Crisis Care supports our community with food deprivation issuing food parcels from Union St and supporting our satellites such as MUMA, Papakura Marae, Clendon Community Centre and St Luke’s Manurewa. This team also offers budgeting services and advocacy for anyone who walks through our doors.
I am based in the Calder Health Centre as an Assessment Professional providing social work for the patients and working very closely with all our other teams. A rough sleeper’s life is shortened by nearly 30 years, so complex health issues arise for our community well before they are 65 and we have a health system organised to assist those over 65. Our doctors, Gerard’s team and I are constantly trying to manoeuvre around these restrictions. Our medical practice has 1600 patients and 75% of them are high risk. This makes us the largest high risk clinic in New Zealand. We have two full time nurses and four doctors who work various days, most days we have two doctors available. We have walk-in clinics five days a week, a Mental Health Practitioner once a week, Hep C Clinic twice a week, Cads Clinics and a podiatrist visits fortnightly.
Out in Avondale there is our Social Detox Unit who look after those with drug and alcohol addiction with ten in-house beds for treatment that usually lasts two weeks with follow up in the community.
In July the Mission took over the management of James Liston Hostel in Freemans Bay. James Liston has recently had a wonderful renovation physically as well as operationally. It is managed by Charlotte and her extended team. As an emergency housing provider our whanau typically stay there for twelve weeks and move on to permanent housing.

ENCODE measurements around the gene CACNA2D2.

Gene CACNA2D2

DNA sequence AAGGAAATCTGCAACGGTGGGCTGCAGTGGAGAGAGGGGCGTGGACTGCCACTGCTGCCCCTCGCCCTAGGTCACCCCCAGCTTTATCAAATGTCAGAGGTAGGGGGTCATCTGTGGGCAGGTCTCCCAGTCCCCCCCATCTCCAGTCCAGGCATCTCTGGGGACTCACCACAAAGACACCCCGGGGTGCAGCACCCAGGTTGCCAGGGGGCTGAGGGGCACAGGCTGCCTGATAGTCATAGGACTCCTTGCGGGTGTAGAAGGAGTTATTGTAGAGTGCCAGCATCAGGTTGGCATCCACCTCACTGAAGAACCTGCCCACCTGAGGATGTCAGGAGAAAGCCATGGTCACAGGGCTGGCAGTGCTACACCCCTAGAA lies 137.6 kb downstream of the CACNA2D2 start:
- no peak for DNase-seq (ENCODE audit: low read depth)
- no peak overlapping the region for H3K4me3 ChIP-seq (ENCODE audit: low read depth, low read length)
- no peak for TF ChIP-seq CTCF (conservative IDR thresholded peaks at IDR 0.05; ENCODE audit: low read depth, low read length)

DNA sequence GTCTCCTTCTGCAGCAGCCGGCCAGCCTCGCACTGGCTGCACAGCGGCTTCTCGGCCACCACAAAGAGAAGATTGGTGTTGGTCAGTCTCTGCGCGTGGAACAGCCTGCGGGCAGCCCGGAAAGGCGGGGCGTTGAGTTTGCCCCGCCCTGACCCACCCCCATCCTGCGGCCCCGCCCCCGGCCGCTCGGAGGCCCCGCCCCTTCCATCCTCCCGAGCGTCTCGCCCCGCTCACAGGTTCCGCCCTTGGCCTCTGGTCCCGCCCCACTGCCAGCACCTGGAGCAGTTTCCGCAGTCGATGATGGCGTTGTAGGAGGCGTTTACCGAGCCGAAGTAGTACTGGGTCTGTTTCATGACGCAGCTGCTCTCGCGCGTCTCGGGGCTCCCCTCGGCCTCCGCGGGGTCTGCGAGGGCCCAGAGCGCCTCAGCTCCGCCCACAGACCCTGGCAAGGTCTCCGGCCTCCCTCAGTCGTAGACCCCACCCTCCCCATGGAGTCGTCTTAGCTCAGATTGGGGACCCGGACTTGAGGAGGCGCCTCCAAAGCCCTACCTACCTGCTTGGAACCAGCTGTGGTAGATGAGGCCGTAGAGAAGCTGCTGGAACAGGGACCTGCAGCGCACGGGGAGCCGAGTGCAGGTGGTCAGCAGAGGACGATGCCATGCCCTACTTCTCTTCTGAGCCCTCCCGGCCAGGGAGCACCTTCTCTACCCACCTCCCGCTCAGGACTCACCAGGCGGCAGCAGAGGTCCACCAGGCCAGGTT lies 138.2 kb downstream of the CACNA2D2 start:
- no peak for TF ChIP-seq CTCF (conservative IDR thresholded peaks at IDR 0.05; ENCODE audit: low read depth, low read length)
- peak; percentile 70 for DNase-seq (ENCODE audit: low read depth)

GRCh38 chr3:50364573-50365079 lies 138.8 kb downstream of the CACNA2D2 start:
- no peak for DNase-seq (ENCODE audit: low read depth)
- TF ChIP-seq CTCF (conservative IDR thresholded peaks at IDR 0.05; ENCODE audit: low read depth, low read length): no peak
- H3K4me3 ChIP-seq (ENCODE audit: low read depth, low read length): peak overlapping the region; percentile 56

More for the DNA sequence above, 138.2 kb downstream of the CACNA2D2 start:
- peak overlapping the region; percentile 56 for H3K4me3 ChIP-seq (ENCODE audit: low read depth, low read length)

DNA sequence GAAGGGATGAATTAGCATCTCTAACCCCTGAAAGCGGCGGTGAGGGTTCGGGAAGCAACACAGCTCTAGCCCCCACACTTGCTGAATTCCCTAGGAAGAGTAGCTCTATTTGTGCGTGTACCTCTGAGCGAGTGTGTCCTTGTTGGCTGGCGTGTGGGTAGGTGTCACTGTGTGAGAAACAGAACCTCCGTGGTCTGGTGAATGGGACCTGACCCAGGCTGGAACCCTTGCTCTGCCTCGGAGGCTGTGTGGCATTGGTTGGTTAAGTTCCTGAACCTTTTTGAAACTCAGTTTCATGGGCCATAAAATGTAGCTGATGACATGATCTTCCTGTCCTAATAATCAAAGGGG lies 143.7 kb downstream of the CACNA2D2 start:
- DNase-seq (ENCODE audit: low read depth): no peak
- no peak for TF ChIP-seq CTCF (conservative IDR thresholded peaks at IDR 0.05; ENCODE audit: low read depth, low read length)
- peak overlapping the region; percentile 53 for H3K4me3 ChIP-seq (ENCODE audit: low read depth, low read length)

The Mission would not manage without our Distribution Centre. This team provides the thousands of food parcels, clothing and furniture as well as managing our New Beginnings Shops.
All our other teams are assisted by our administration team including our very important Fund raising Team and Homeground who are responsible for the building next door.
The Auckland City Mission in a thousand words. Thank you to my fellow team members for coming this morning and a special thanks to Wiremu.
I will finish with words from Micah:
…and what does the Lord require of you but to do justice, and to love kindness, and to walk humbly with your God?